WORKFORCE
From the Mississippi Development Guide 2021
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Job One for New Office: Build Mississippi’s Workforce

WORKFORCE
Armored Vehicle Manufacturer CITE Armored is headquartered in Holly Springs, Mississippi.
Photo courtesy of Mississippi Development Authority

by RON STARNER

Ryan Miller hasn’t been on the job for long, but he’s already making a big impact.

Newly appointed as Mississippi’s first executive director of the Office of Workforce Development, he is taking center stage as the top state official charged with making sure the state continues to provide a pipeline of talent to Mississippi’s many employers.

As head of the state’s workforce development efforts, Miller takes over a role that became even more challenging in 2020 due to COVID-19 and the corresponding economic recession. At the height of the pandemic, more than 40 million Americans had filed for unemployment. Mississippi reached peak unemployment in April 2020 with a jobless rate of 15.7%. By April 2021, it had plummeted to 6.2%.

“COVID-19 had a major impact on the job market and workforce in Mississippi,” says Miller, who spent 13 years building the Center for Manufacturing Excellence (CME) and preparing students for careers in advanced industries. “We never really had to deal with these things before. As a state, we are still digging our way out of that time. We are emerging from COVID-19 and trying to assess the environment of people who want to work. Many businesses are screaming for people. We can be a resource to connect unemployed people to those job opportunities.”

Ryan Miller

“For the first time in state history, this is a coordinated approach to workforce development like we have never seen before.”
— Ryan Miller, Mississippi Office of Workforce Development

The silver lining of the pandemic? “We have some new tools that have emerged from COVID-19,” he says. “How we deploy training tools now is different than before. These tools can be much more accessible now due to the technology that is available. For example, I never saw my students again after spring break in 2020. We went straight to Zoom, Microsoft Teams, Google Meet and other virtual learning platforms.”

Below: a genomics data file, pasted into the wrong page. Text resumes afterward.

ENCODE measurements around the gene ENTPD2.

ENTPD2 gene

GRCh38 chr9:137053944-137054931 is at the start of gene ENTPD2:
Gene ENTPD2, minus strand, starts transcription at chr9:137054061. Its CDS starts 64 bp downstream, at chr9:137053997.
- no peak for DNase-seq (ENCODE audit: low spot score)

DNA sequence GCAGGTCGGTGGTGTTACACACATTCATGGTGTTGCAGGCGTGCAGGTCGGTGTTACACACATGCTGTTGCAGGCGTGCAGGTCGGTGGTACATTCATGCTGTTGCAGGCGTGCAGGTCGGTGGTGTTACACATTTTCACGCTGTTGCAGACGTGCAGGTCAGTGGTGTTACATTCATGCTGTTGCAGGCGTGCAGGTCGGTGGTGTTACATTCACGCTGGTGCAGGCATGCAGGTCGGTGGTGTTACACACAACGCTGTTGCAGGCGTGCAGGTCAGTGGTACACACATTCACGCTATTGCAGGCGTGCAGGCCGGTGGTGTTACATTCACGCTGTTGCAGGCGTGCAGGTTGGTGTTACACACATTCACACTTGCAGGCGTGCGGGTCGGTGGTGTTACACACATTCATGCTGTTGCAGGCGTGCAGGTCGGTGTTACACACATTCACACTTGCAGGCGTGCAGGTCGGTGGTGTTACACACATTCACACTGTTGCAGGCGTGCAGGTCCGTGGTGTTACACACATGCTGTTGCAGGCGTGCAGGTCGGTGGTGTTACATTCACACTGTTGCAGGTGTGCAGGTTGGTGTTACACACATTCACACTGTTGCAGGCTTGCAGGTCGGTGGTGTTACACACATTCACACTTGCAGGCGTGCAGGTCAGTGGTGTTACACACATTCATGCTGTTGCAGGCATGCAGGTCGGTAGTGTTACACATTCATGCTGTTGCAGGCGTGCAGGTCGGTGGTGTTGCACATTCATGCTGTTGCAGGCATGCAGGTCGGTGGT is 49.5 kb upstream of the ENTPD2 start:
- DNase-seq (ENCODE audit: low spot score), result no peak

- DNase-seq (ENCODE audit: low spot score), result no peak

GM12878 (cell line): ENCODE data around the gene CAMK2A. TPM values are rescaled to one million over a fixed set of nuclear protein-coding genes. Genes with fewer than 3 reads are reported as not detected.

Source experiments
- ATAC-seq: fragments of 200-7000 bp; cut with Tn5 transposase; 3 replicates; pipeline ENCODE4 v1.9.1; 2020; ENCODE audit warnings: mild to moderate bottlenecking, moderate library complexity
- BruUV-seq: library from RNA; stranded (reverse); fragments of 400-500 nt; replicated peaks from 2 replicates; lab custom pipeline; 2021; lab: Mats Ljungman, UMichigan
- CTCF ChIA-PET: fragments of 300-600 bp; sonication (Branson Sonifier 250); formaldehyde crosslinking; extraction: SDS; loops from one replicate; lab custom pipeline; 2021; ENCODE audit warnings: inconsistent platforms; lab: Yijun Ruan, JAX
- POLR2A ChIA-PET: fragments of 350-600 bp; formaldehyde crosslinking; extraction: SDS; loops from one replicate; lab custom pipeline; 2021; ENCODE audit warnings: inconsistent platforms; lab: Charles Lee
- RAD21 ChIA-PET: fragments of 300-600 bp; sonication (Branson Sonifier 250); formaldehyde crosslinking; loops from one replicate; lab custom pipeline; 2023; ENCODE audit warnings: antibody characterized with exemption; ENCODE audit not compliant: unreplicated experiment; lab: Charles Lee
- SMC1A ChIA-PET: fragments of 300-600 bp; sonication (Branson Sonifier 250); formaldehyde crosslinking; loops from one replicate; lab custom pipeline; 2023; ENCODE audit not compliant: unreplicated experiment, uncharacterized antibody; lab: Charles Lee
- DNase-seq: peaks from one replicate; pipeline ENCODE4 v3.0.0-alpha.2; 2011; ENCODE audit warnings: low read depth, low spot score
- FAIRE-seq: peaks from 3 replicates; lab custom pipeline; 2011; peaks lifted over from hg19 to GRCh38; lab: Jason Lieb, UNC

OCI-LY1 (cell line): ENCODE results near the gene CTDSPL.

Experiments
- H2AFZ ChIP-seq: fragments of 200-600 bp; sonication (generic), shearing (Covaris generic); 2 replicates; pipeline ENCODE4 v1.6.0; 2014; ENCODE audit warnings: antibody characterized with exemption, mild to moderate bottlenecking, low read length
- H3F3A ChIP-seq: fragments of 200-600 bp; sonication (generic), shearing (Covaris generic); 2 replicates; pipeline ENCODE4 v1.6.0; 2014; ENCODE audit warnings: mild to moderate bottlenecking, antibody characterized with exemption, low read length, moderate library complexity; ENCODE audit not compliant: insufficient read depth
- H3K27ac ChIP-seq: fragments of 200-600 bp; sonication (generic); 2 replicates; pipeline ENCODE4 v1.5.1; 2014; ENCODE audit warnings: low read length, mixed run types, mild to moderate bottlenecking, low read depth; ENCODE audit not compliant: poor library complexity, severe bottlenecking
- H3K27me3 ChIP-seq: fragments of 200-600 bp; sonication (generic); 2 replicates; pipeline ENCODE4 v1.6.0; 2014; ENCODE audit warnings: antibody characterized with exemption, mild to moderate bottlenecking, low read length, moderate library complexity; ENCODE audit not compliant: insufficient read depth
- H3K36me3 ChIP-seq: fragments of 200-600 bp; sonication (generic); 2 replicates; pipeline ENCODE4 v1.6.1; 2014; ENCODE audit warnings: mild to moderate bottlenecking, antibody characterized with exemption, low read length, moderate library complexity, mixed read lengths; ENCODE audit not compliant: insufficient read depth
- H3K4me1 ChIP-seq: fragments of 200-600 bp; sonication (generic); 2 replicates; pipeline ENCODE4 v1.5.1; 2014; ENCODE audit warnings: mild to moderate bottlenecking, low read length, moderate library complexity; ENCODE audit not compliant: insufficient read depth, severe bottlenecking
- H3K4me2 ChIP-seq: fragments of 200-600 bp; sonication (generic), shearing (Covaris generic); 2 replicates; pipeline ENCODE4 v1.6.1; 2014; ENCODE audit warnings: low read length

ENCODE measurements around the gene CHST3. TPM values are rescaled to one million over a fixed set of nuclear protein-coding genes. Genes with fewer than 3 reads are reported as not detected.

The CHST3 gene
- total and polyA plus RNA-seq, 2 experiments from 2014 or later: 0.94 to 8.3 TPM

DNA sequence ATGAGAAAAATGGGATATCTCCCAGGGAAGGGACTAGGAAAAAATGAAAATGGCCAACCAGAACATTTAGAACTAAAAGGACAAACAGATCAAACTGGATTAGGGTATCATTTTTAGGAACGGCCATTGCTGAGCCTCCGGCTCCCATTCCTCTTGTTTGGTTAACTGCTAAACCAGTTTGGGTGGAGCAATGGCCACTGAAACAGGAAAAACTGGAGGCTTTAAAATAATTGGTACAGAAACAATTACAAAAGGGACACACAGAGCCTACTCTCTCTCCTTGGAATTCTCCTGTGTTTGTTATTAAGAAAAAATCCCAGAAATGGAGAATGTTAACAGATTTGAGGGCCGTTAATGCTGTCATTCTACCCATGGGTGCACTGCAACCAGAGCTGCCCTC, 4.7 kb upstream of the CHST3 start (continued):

COVID-19 taught the state to be more creative and innovative, says Miller, who graduated from the University of Mississippi in 2002 and later earned a law degree. “We must be willing to try new ideas. For example, what resources are available to help single moms return to the workforce? How do we encourage people to pursue a career path that is much better for them? As a result, the state recognized the need for an office to coordinate workforce development — an office to create new partnerships with industry and recruit and retain talent. We needed to promote a healthy workforce with a strategy that looked at everything from top to bottom, left to right, and stem to stern.”

Miller notes that Mississippi “has a lot of partners with this office who are doing some great things to make sure that our workers receive the training they need to fill skilled jobs and pursue the most rewarding career paths. Many Mississippians have an unbelievable opportunity to receive incredible wages and establish generational wealth.”

A state of 3 million residents, Mississippi has a workforce of approximately 1.267 million people. A sizable cohort — 136,534 — work for Mississippi’s 2,366 manufacturers.

Miller says the state can convince even more manufacturers to set up shop in the Magnolia State if they would just consider the benefits. Mississippi ranks No. 2 among the lowest cost states for doing business, and it is one of 25 Right-to-Work states.

Miller says the endorsement of his office and its efforts comes straight from the Governor’s Office and Legislature. “Our office has the support, encouragement and direction of the full state leadership,” he notes. “For the first time in state history, this is a coordinated approach to workforce development like we have never seen before. We are working with the Mississippi Development Authority and private industry leaders. You will see Mississippi moving forward and moving forward quickly.”

Even though he was just 5 weeks on the job when we talked, Miller says, “We hit the ground running. This is really an exciting time to be here.”

Ron Starner
Executive Vice President of Conway, Inc.

Ron Starner

Ron Starner is Executive Vice President of Conway Inc. He has been with Conway for 20 years and serves as editor of the TrustBelt Report and lead organizer of the annual TrustBelt Conference. He also writes extensively for Site Selection and Conway's Custom Content Publishing Division. His Twitter handle is @RonStarner.

  





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